Quality and cheap products vs. Less profit. Customers want higher quality but cheaper products. But, it means higher costs and lower profits for the company, an option that shareholders and management do not want.
Foreign business relocation vs. Domestic employment. For example, the company decides to relocate production facilities overseas to increase efficiency. This choice benefits the owner because the company’s profits improve.
But, it is against the interests of the existing staff who will lose their jobs. The government and local communities also dislike it because it reduces job opportunities in the domestic economy.
Resolving stakeholder conflicts
Solutions for dealing with stakeholder conflicts can vary widely between businesses. To reach an optimal solution, they should conduct a stakeholder analysis by:
- List who their stakeholders are,
- Identify their interests and assess their bargaining power, and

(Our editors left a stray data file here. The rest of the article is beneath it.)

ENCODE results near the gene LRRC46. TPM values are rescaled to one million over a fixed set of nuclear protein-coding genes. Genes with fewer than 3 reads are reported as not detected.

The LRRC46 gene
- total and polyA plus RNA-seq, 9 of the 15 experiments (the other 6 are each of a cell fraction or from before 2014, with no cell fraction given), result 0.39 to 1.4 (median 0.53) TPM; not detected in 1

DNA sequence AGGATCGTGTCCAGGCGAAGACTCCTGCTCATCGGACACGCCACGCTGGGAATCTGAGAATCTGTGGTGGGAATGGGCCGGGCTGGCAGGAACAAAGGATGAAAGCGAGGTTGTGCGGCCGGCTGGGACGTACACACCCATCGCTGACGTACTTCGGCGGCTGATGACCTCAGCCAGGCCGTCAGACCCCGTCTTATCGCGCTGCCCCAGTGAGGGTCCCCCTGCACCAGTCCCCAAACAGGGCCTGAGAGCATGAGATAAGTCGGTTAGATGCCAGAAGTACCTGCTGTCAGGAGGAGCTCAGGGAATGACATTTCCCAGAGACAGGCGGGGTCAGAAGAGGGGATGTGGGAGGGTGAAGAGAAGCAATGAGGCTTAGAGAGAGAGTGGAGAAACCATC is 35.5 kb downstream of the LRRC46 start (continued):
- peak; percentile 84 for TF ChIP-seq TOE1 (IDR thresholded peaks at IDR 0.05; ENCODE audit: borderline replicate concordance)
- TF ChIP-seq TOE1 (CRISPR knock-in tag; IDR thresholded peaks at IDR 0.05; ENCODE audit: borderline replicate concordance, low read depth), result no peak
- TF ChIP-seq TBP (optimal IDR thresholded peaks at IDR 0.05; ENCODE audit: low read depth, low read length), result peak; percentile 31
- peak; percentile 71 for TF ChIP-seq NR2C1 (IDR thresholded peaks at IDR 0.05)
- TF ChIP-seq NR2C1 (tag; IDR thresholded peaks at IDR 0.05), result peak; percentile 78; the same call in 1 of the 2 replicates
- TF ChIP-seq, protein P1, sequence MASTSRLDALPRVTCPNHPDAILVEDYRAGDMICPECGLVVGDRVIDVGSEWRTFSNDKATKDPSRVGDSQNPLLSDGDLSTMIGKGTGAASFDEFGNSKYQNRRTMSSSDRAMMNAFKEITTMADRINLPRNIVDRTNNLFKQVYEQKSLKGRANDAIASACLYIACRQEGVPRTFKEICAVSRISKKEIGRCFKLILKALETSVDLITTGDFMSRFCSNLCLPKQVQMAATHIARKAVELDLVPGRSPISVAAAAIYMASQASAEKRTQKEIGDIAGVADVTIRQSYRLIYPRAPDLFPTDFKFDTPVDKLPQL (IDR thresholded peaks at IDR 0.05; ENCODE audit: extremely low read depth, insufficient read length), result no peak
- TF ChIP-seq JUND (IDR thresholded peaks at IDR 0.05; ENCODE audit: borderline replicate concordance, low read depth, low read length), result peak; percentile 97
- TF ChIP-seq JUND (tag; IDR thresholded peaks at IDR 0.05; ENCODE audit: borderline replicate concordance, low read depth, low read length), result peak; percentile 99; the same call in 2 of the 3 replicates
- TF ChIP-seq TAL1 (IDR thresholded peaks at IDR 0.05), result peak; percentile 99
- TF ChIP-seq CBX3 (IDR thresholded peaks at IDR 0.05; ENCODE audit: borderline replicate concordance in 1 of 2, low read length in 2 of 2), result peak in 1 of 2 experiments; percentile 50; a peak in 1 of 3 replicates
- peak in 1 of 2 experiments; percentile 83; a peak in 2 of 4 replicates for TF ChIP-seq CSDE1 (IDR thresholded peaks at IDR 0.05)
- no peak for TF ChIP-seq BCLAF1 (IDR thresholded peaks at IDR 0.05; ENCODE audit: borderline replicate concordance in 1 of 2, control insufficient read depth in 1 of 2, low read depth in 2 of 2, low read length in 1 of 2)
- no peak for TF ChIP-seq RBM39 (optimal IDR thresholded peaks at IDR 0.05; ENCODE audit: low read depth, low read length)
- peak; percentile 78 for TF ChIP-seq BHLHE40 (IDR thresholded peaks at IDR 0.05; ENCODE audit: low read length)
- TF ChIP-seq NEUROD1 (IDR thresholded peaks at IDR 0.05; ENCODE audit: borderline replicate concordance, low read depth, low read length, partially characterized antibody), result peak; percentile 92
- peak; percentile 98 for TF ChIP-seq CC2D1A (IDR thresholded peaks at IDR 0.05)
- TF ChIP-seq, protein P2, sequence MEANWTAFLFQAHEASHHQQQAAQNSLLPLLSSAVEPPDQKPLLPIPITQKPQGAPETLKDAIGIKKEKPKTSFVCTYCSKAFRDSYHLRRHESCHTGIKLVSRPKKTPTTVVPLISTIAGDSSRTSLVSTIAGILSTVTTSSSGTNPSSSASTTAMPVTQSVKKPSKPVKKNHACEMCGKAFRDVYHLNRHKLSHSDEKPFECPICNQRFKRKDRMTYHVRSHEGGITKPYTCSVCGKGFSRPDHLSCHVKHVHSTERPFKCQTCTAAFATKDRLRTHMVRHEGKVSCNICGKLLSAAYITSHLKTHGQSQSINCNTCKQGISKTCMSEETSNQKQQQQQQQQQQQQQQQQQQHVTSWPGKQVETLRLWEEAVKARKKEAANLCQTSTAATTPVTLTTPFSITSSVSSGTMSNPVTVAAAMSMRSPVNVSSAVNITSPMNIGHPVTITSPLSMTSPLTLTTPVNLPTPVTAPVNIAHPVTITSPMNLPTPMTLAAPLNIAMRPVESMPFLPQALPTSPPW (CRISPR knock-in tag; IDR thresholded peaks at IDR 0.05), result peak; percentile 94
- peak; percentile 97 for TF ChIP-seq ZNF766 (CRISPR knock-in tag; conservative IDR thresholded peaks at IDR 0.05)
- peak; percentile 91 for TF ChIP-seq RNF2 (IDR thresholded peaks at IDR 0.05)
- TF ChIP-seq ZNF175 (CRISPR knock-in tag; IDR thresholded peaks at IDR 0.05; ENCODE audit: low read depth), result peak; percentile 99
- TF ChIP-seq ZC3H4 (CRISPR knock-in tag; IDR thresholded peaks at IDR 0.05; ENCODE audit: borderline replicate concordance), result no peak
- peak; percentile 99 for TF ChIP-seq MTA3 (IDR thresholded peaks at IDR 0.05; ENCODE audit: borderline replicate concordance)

- Determine how significantly they affect the company.
Once identified, the company makes priorities and determines solutions to deal with them. The following are examples of solutions for dealing with stakeholder conflicts:
- Arbitration resolves industrial disputes between management and employees by presenting an independent third party (the arbitrator) to make decisions binding on both parties.
- Profit-sharing schemes distribute a portion of the profits to employees and management, potentially to ease their tensions with shareholders.
- Share-ownership schemes have the same goals as profit-sharing schemes but allow employees and management to own shares in the company.
- Employee participation improves communication, decision-making, and motivation systems to reduce potential conflicts between employees and managers.